MH370 search zeroes in on reacquired ‘pings’

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Australian searchers are cautiously confident that they have located the possible resting site of MH370, as the ADV Ocean Shield was able to reacquire ‘pings’ consistent with transmissions from a flight data or cockpit voice recorder.

In a press briefing, Australia’s Joint Agency Coordination Centre (JACC) head Angus Houston said that he is optimistic about the potential lead in the mystery of the missing Malaysia Airlines Boeing 777-200ER.

The Ocean Shield, using a towed ‘pinger locator’ on loan from the US Navy, detected a signal at frequency 37.5Khz twice on 5 April, and was able to reacquire it twice on 8 April, says Houston. The ship is located west of the Australian town of Learmonth, in the Indian Ocean.

Houston says the transmissions were somewhat weaker on 8 April than previously, and that this is consistent with the approximately one-month battery life of the recorders’ pingers.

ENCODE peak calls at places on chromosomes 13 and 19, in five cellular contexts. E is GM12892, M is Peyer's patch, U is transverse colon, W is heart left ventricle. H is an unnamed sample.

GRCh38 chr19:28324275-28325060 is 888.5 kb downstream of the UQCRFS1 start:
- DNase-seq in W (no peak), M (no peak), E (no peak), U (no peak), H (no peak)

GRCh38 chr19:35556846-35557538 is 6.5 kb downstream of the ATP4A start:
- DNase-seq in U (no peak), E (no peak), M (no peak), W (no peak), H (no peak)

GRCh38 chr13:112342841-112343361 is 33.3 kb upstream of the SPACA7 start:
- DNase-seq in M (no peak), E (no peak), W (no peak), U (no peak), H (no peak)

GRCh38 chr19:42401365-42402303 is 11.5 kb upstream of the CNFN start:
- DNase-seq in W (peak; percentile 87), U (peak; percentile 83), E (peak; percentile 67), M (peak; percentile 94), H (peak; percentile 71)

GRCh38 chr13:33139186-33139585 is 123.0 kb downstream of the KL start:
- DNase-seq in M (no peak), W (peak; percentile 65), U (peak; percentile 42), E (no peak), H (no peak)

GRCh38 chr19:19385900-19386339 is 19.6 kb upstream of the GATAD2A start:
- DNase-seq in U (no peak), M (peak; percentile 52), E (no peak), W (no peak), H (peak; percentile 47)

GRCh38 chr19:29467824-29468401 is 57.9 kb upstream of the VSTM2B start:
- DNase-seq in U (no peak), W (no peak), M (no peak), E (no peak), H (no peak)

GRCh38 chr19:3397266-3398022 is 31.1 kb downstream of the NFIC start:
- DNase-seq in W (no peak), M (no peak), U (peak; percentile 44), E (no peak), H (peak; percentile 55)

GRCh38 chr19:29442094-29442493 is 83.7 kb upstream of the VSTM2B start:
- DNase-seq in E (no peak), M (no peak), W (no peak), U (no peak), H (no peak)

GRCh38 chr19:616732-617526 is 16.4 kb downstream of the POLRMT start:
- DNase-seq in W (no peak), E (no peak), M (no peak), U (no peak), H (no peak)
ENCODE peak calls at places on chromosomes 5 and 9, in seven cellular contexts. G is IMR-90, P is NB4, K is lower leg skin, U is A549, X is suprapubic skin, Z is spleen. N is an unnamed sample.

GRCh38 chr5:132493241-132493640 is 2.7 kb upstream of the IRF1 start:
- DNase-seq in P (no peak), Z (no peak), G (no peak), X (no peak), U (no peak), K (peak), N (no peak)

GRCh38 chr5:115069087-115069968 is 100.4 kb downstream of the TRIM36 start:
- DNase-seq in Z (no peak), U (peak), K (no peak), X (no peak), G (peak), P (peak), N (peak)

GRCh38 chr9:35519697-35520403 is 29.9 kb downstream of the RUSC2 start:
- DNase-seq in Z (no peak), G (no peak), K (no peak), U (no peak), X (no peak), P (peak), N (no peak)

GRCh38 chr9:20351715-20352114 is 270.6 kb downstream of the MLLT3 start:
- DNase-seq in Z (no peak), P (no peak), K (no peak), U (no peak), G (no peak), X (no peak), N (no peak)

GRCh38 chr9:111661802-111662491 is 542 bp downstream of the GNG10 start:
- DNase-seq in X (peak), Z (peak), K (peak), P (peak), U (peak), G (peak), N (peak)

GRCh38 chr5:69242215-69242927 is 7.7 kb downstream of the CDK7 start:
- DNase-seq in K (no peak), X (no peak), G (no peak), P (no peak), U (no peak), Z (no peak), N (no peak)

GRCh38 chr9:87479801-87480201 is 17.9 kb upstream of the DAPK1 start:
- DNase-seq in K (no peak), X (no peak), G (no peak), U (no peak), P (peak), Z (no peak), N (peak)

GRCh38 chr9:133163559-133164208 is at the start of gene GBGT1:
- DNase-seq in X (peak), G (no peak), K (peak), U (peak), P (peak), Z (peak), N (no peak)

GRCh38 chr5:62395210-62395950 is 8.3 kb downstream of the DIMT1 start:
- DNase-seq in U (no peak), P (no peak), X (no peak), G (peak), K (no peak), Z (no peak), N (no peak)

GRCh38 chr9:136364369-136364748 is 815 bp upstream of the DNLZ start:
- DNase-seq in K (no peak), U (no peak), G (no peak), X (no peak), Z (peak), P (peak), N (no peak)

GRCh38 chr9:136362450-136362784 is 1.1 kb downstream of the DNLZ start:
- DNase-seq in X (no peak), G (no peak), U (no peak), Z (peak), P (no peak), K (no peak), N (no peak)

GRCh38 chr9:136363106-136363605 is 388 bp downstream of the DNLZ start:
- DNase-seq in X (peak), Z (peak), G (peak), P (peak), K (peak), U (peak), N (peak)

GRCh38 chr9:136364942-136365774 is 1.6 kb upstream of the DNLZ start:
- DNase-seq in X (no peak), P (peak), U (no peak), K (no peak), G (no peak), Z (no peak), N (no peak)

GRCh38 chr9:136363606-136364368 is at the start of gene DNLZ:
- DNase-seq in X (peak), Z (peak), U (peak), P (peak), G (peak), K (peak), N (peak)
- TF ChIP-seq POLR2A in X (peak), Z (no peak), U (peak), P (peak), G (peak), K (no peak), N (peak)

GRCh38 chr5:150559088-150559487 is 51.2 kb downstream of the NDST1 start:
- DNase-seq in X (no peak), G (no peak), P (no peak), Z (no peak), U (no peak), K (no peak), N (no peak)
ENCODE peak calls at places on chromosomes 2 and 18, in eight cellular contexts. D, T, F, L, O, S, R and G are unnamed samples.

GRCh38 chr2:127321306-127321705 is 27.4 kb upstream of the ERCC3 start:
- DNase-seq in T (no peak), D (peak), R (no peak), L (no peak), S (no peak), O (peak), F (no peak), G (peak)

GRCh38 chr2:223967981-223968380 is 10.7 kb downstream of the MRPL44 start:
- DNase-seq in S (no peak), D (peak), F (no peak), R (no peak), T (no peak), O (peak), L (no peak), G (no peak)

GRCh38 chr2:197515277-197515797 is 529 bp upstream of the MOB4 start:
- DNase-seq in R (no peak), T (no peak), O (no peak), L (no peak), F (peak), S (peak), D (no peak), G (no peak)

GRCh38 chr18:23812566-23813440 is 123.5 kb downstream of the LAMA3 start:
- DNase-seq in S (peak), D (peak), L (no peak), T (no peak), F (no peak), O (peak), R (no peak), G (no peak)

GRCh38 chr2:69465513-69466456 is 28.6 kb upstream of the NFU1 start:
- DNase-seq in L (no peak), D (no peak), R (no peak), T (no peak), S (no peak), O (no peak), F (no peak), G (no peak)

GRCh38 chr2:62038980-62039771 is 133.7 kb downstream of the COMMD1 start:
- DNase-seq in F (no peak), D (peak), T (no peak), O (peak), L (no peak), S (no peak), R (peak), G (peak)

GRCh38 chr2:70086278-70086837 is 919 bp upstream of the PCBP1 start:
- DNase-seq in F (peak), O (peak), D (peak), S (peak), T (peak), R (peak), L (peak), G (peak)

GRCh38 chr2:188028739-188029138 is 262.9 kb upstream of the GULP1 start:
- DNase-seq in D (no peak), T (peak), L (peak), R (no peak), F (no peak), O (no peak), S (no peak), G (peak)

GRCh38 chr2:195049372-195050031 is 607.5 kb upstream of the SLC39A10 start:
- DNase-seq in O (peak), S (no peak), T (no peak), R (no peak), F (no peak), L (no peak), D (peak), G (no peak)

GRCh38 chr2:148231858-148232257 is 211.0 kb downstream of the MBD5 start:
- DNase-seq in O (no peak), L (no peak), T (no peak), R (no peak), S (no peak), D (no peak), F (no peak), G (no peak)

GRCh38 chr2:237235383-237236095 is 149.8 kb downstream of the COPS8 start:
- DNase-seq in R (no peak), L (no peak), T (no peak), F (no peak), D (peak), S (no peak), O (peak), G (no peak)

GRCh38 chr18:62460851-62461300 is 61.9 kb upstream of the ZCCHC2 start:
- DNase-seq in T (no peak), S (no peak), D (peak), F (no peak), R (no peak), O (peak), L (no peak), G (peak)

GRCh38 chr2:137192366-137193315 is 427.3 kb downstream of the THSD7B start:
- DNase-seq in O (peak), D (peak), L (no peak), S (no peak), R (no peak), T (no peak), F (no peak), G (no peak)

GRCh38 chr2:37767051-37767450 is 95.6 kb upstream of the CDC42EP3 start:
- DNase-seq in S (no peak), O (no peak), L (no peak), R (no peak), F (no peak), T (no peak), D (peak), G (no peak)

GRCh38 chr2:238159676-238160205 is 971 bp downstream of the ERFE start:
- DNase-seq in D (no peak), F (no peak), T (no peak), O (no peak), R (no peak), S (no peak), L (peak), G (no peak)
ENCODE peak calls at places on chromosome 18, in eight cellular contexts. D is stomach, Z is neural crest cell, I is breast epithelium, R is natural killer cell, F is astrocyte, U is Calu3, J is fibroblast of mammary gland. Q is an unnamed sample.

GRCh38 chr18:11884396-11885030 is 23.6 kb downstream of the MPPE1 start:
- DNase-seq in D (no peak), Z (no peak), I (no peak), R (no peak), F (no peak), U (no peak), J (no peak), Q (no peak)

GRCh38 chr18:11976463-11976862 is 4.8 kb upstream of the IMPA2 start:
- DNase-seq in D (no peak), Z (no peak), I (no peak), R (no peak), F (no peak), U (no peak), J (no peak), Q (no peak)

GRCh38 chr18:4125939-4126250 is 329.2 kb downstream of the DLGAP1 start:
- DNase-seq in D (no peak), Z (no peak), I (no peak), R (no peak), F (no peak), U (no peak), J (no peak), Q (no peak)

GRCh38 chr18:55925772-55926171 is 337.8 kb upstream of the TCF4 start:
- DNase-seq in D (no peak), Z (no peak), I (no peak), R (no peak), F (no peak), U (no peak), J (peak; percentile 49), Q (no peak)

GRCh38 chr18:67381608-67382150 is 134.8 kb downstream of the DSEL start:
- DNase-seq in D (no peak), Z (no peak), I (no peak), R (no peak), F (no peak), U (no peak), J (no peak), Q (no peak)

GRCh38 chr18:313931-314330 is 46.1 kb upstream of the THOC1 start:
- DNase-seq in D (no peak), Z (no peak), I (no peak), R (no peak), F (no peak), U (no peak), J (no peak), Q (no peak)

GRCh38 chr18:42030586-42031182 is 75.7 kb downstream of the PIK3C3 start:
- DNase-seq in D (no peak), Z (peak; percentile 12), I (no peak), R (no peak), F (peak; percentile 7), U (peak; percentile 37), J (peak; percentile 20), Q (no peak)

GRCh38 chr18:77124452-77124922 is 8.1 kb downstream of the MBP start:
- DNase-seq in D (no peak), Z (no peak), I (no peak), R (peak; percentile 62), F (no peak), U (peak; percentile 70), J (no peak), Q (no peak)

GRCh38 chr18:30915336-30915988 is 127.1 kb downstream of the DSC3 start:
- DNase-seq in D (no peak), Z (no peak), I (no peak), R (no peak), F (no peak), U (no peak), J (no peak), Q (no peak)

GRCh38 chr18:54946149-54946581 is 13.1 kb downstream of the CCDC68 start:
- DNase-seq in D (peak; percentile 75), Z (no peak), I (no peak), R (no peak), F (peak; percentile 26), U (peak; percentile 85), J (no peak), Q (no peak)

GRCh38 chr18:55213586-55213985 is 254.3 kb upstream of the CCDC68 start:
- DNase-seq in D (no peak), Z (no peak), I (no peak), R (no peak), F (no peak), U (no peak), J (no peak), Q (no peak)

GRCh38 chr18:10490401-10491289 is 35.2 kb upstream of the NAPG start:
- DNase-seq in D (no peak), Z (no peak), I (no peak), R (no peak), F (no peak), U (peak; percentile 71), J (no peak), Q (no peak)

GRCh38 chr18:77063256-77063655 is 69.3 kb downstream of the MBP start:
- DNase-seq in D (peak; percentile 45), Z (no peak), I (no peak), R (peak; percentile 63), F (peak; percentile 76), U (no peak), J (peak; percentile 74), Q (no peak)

An Australian Maritime Safety Authority image shows that the ‘ping’ locations are consistent with calculations about the aircraft’s likely flight path based on Doppler-shift analysis of routine log-in messages transmitted by a satellite ground station, to which the flight replied before, presumably, crashing into the sea. Six complete signals were received, as a well as a seventh partial signal.

asset image

To assist the search, a Royal Australian Air Force Lockheed Martin AP-3C Orion will be deployed to the Ocean Shield’s location, where it will deploy up to 84 sonobuoys. To be dropped from the aircraft in a special pattern, these will lower hydrophones 1,000ft below the surface to listen for transmissions. Houston says air force technicians have optimised the listening equipment aboard the aircraft to isolate 37.5Khz transmissions.

The search is focused on waters about 4,500m deep, says Houston. The seabed in the area is very silty, which can impede radio transmissions.

For the time being, no further ships are being sent to the area. This is to maintain a sanitary acoustic environment for the Ocean Shield and the planned sonobuoy field.

Houston came across as optimistic, but warned that the location of the aircraft cannot be ascertained until physical debris traceable to the aircraft is photographed or recovered.

He adds that another ship involved in the search, the Chinese vessel Hai Xun, has detected no further transmissions on 37.5kHz, after it detected two transmissions on the frequency on 5 April. The Hai Xun is located about 600km southwest of Ocean Shield.

Flight MH370 disappeared on 8 March with 227 passengers and 12 crew aboard while operating the Kuala Lumpur-Beijing route.